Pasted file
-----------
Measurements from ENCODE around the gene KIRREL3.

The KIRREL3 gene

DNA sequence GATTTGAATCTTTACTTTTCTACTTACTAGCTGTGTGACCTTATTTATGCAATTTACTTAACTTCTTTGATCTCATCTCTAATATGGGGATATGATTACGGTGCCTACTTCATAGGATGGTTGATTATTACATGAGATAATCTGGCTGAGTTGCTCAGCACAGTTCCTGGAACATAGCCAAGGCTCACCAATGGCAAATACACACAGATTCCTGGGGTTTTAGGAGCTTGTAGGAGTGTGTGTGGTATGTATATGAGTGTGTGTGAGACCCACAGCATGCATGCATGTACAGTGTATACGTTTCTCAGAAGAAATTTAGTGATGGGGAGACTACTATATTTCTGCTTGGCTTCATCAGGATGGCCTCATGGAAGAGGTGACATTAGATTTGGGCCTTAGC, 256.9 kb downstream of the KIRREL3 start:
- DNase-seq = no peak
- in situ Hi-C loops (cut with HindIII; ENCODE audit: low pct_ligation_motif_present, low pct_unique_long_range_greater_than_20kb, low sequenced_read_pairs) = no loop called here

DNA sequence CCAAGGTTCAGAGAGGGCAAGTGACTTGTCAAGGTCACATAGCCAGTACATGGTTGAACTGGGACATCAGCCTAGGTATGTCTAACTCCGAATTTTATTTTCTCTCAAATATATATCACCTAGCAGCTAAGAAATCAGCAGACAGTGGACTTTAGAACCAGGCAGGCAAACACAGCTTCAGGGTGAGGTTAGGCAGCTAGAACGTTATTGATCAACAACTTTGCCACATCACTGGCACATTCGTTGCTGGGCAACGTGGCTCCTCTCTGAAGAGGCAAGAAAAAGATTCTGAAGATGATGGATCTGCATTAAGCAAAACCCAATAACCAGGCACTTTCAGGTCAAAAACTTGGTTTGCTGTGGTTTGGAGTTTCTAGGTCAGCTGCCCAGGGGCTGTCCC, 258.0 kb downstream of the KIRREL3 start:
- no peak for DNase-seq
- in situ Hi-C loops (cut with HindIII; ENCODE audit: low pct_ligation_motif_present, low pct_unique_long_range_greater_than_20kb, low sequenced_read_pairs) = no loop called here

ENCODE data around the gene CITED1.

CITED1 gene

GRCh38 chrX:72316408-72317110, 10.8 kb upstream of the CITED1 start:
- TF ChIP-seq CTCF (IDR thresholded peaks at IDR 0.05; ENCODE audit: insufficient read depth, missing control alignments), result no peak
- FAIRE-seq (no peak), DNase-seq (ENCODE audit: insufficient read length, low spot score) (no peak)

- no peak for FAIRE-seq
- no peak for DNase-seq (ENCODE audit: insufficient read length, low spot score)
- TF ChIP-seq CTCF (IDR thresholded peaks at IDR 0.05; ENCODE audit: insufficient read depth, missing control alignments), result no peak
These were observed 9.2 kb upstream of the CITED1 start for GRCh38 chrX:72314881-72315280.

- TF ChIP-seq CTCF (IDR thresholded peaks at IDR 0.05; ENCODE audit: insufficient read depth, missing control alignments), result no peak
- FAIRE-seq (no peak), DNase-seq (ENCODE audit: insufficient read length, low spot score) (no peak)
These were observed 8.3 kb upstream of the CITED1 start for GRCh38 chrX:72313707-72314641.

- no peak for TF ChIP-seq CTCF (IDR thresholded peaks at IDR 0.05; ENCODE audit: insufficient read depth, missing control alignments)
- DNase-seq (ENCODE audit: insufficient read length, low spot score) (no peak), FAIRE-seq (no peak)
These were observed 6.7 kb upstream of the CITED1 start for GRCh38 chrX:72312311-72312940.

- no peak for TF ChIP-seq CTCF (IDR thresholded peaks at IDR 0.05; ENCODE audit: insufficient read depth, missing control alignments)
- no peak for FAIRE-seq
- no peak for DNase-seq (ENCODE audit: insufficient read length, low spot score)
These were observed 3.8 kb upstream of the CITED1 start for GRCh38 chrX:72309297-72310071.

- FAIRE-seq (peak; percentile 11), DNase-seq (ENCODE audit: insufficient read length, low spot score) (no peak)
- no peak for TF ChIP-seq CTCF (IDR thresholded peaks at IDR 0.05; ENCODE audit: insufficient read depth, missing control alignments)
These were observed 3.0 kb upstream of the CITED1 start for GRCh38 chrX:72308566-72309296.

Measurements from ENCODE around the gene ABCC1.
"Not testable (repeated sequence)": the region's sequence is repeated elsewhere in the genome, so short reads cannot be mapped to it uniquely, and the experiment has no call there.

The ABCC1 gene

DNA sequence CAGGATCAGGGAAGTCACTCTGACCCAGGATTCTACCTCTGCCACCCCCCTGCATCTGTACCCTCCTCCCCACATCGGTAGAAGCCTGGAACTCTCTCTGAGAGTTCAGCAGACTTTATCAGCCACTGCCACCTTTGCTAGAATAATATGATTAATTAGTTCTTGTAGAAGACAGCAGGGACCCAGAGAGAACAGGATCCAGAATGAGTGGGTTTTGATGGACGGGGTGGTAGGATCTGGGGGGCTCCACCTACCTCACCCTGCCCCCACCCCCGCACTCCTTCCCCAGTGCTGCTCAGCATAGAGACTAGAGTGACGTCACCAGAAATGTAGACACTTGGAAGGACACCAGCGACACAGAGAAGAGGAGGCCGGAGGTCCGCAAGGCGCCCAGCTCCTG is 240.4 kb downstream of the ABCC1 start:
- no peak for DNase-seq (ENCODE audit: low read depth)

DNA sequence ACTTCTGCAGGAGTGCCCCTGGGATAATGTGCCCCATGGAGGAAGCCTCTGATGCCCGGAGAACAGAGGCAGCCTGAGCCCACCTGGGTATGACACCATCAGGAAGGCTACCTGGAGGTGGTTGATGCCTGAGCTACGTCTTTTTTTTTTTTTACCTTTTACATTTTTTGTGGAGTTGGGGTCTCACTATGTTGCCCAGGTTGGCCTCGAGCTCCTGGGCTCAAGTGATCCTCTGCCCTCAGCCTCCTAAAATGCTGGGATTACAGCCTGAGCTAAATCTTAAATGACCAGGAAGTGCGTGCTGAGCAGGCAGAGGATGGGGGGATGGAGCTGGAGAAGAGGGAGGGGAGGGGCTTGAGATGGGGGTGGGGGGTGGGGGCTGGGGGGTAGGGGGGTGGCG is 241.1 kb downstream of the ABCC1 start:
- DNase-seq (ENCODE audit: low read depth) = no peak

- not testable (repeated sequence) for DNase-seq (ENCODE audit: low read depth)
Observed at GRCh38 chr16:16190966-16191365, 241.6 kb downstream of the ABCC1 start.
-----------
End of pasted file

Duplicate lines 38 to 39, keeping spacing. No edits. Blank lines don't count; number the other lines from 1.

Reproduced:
- not testable (repeated sequence) for DNase-seq (ENCODE audit: low read depth)
Observed at GRCh38 chr16:16190966-16191365, 241.6 kb downstream of the ABCC1 start.